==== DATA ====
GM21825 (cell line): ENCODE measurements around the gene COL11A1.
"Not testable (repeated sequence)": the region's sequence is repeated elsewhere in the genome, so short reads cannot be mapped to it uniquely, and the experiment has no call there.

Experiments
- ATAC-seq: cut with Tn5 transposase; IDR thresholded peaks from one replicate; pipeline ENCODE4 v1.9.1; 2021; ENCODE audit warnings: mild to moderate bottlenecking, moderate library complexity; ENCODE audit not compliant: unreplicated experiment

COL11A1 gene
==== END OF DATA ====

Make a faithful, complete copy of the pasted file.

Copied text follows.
GM21825 (cell line): ENCODE measurements around the gene COL11A1.
"Not testable (repeated sequence)": the region's sequence is repeated elsewhere in the genome, so short reads cannot be mapped to it uniquely, and the experiment has no call there.

Experiments
- ATAC-seq: cut with Tn5 transposase; IDR thresholded peaks from one replicate; pipeline ENCODE4 v1.9.1; 2021; ENCODE audit warnings: mild to moderate bottlenecking, moderate library complexity; ENCODE audit not compliant: unreplicated experiment

COL11A1 gene